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    Though I consider myself an ape enthusiast, I've never really cottoned to movies starring chimps. Chimps dressed in clothing performing slapstick gags just isn't my thing. Documentaries about primates usually aren't much better; they tend to be dry and humorless, sucking all the spirit out of their subjects while portraying their depressing circumstances. Also, there's just something incongruous about watching "nature" documentaries on TV screens. But People of the Forest: The Chimps of Gombe transcends all this. In a word, it's awesome. The documentary draws on 20 years of footage to tell the stories of a group of chimps that Jane Goodall followed in Gombe, Tanzania. It's as sweet and funny and heart-rending as any great feature film. Highly recommended. (The movie is out of print, but Amazon has a few copies, or you may be able to get it via P2P.)

  • Kerry Tribe's H.M.

    Jason Torchinsky is a guest blogger on Boing Boing. Jason has a book out now, Ad Nauseam: A Survivor's Guide to American Consumer Culture. He lives in Los Angeles, where he is a tinkerer and artist and writes for the Onion News Network. He lives with his partner Sally, five animals, too many old cars, and a shed full of crap.

    Earlier this year, I did a bit of technical work for an artist, Kerry Tribe, on her installation/film project called H.M. It was a remarkable piece. At its core, it was a documentary about a man who had some experimental neurosurgery that left him with an active memory of 20 seconds. What made the piece so remarkable was that it played back on two 16mm projectors, the film being delayed by exactly 20 seconds from one to the other. The film was shot in such a way that the two projections, displaced in time by 20 seconds, worked together uncannily well, sometimes displaying complementary images, and even, in one visually notable part, forming a complete image that spanned over the two screens. It's pretty great.

    Kerry and I are in the early stages of a collaboration I'm quite excited about, but even if I wasn't I'd encourage everyone to check out more of her work. There's not really a good way to see H.M. online, since the mechanical projectors and the maze of looped film form such an integral part of the piece, but I think it is traveling around a bit, so the best I can tell you is to keep your eyes open for it.

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  • Coincidence?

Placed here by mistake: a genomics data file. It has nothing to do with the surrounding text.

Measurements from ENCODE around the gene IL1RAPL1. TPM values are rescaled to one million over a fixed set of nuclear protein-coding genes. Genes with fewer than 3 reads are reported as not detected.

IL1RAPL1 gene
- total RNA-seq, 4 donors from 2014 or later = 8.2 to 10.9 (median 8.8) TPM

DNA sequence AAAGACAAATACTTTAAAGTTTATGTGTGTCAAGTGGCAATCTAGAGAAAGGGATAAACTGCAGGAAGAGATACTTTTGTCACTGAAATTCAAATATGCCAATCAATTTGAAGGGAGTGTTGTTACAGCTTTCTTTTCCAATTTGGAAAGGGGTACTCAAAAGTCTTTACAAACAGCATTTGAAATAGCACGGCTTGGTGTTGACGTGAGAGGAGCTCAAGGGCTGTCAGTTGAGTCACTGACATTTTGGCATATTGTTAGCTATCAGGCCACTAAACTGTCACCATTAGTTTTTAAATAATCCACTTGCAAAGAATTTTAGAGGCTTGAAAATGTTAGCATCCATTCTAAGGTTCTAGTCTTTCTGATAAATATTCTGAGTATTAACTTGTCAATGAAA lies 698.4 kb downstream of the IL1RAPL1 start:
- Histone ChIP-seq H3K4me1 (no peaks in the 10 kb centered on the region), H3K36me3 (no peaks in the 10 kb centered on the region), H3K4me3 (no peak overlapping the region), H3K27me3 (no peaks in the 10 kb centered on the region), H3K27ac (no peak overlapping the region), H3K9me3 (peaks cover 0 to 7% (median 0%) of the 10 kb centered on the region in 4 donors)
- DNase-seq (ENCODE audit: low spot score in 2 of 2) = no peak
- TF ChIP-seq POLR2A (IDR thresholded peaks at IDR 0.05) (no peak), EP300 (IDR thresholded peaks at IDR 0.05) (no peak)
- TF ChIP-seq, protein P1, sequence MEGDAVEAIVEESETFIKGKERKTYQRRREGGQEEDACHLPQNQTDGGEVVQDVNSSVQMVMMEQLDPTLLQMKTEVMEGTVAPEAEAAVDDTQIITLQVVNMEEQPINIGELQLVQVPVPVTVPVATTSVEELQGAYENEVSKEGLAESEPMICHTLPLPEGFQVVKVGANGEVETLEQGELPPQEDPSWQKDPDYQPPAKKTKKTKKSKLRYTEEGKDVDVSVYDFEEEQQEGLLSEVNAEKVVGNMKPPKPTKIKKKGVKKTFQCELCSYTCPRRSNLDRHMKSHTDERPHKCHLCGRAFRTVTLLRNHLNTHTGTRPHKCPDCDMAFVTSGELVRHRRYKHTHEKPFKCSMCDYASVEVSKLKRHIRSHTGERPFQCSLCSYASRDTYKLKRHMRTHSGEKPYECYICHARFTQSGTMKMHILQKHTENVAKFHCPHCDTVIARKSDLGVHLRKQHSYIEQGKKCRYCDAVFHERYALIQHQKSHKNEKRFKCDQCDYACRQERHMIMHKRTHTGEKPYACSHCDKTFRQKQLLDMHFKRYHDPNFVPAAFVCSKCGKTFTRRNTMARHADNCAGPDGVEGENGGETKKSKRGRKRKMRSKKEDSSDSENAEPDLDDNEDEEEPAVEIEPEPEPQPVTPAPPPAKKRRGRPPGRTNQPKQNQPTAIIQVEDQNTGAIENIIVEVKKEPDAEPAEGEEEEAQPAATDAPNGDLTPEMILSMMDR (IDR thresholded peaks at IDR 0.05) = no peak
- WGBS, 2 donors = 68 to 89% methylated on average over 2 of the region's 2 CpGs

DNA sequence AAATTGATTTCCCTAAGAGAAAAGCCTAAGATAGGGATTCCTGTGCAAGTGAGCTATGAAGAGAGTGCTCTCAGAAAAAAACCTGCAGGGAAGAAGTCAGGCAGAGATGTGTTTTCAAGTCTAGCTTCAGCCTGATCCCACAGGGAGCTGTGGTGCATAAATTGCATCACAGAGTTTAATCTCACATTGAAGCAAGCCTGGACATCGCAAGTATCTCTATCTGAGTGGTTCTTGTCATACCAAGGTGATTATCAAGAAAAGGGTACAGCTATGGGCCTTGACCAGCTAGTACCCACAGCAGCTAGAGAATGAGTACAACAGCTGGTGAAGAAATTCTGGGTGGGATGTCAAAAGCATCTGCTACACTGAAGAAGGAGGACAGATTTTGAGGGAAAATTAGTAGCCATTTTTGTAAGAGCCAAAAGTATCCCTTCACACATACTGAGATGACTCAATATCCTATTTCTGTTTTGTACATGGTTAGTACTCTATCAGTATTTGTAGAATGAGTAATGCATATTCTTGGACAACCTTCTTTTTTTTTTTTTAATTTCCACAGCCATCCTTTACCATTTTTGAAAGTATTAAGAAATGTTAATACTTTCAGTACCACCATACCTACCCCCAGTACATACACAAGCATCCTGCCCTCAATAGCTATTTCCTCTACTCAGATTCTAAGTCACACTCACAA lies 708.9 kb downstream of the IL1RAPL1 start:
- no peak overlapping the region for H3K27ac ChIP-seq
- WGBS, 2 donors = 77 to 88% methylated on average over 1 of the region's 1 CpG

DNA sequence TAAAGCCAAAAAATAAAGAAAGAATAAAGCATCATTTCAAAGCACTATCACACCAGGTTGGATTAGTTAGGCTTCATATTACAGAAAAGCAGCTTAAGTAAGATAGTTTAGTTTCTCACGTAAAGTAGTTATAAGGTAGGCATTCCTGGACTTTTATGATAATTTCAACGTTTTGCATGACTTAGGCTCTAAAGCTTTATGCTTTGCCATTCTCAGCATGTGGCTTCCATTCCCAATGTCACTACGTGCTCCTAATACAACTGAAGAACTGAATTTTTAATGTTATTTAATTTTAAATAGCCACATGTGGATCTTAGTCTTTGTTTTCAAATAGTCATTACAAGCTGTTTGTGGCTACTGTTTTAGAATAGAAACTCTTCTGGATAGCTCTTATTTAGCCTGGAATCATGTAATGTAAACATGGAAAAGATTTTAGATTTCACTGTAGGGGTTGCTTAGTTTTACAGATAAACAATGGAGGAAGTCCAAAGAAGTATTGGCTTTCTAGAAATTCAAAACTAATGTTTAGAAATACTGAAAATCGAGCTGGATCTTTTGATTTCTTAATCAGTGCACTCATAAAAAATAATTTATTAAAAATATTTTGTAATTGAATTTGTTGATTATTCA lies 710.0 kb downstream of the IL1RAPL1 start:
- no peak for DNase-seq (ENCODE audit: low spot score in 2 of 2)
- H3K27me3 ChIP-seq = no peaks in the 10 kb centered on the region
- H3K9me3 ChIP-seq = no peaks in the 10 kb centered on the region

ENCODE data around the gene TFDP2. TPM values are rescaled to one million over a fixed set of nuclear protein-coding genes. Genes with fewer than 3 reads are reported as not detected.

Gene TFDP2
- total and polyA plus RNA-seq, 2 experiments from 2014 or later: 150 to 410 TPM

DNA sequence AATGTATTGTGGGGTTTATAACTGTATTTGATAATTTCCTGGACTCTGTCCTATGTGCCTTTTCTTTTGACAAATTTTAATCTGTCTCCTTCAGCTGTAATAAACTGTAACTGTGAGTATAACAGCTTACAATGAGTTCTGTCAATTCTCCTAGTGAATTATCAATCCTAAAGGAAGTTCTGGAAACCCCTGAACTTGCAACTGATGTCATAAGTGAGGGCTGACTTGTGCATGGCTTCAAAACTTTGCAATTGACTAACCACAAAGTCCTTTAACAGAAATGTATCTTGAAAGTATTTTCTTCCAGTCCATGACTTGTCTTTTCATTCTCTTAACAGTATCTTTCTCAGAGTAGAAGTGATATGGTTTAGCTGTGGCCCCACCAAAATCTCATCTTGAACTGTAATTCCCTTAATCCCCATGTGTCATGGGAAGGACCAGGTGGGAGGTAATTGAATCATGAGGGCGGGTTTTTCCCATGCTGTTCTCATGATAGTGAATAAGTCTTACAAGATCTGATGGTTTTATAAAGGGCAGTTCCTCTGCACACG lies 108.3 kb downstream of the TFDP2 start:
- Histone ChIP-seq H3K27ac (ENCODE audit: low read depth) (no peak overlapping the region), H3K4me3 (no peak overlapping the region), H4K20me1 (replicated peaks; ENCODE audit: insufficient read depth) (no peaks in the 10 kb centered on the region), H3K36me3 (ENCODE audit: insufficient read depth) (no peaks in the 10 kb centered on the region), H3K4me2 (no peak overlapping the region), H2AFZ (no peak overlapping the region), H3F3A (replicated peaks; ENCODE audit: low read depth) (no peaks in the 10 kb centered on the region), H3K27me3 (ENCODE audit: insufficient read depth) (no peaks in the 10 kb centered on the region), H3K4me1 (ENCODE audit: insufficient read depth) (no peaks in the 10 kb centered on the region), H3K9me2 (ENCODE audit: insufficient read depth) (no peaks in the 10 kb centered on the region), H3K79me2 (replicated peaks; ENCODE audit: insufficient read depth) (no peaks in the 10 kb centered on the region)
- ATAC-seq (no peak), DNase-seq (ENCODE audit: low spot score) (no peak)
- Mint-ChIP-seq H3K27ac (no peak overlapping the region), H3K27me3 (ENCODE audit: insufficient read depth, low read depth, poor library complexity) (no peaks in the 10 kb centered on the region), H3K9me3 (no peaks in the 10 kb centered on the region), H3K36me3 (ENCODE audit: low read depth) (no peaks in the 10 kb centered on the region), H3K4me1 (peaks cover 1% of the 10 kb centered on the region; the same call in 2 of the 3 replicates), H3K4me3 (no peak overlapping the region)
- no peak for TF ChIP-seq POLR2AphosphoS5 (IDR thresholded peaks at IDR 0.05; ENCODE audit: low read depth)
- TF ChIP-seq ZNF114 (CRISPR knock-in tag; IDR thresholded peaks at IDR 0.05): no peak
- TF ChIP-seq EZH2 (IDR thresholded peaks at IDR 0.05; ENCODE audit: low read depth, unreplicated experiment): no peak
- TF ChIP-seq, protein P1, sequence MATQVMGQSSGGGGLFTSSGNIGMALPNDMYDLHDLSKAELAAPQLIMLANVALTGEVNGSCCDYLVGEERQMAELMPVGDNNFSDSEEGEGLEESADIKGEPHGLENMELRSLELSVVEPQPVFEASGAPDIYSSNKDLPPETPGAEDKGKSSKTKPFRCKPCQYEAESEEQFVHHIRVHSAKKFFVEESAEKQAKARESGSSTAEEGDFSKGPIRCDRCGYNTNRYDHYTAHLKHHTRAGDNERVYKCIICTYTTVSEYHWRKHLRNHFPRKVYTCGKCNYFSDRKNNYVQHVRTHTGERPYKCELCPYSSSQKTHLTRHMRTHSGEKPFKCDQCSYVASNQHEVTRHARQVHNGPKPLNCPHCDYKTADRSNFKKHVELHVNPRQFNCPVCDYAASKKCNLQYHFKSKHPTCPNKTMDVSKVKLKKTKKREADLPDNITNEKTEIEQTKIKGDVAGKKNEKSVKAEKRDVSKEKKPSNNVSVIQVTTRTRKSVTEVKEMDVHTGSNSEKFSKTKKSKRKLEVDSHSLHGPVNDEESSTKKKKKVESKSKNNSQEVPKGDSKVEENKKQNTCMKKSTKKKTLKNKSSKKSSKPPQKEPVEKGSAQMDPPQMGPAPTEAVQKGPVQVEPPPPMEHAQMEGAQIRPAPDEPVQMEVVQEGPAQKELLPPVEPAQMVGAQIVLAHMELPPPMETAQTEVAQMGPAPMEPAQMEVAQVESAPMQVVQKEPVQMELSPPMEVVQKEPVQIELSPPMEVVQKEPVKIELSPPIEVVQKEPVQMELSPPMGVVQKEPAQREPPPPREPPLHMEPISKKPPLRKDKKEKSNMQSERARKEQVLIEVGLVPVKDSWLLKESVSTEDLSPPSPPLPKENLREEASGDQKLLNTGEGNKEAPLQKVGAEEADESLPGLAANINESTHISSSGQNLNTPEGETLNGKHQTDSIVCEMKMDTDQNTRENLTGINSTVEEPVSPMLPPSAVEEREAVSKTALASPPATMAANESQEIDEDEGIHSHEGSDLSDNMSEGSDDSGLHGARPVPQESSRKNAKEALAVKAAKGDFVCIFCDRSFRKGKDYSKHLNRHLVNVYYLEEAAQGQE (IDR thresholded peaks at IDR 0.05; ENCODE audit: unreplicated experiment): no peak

Jason Torchinsky is a guest blogger on Boing Boing. Jason has a book out now, Ad Nauseam: A Survivor's Guide to American Consumer Culture. He lives in Los Angeles, where he is a tinkerer and artist and writes for the Onion News Network. He lives with his partner Sally, five animals, too many old cars, and a shed full of crap.

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    This is something I found a good while ago, and have posted at other places online; but it's just one of those things that I think merits looking back at, periodically, to help better understand the mysteries of existence.

    The top, of course, is that famous picture of Jack Ruby shooting Lee Harvey Oswald. The bottom is the cast of Bagger Vance, horsing around at the opening night party, as seen in Variety.

    Were they trying to recreate this image? If so, why the hell would they do that? Did the photographer see the resemblance? There's so many questions here, all vastly more interesting than anything Bagger Vance normally produces.

    Man. It gives me chills.

  • The Most Elephantest Switch You've Ever Seen

    Jason Torchinsky is a guest blogger on Boing Boing. Jason has a book out now, Ad Nauseam: A Survivor's Guide to American Consumer Culture. He lives in Los Angeles, where he is a tinkerer and artist and writes for the Onion News Network. He lives with his partner Sally, five animals, too many old cars, and a shed full of crap.

    This is a power switch salvaged from an old PC. It is also the switch that most resembles an elephant, beating out its nearest competitor by a factor of 5. In fact, on the SPRS (Standardized Pachyderm Resemblance Scale) it scored an incredible 8.4— a mammoth only scores 8.2!

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    Remember this day. One day, your kids will ask where you were when you saw it.

  • More Griping About Advertising: Bing Edition

    Jason Torchinsky is a guest blogger on Boing Boing. Jason has a book out now, Ad Nauseam: A Survivor's Guide to American Consumer Culture. He lives in Los Angeles, where he is a tinkerer and artist and writes for the Onion News Network. He lives with his partner Sally, five animals, too many old cars, and a shed full of crap.

    My previous rant about an advertising campaign had pretty mixed results, so let's try again. This time I want to talk about the television campaign for Microsoft's new search engine, Bing.

    My problem with these ads is that they rely on one of the oldest, hoariest advertising tricks in the book: make up the disease, then sell the cure. This has been done for years; occasional bad breath became the dread disease "halitosis" in the 1930s, thanks to Listerene (which had previously been sold as, among other things, a dandruff tonic), for example. Now Microsoft is going to save us from "Search Overload Syndrome."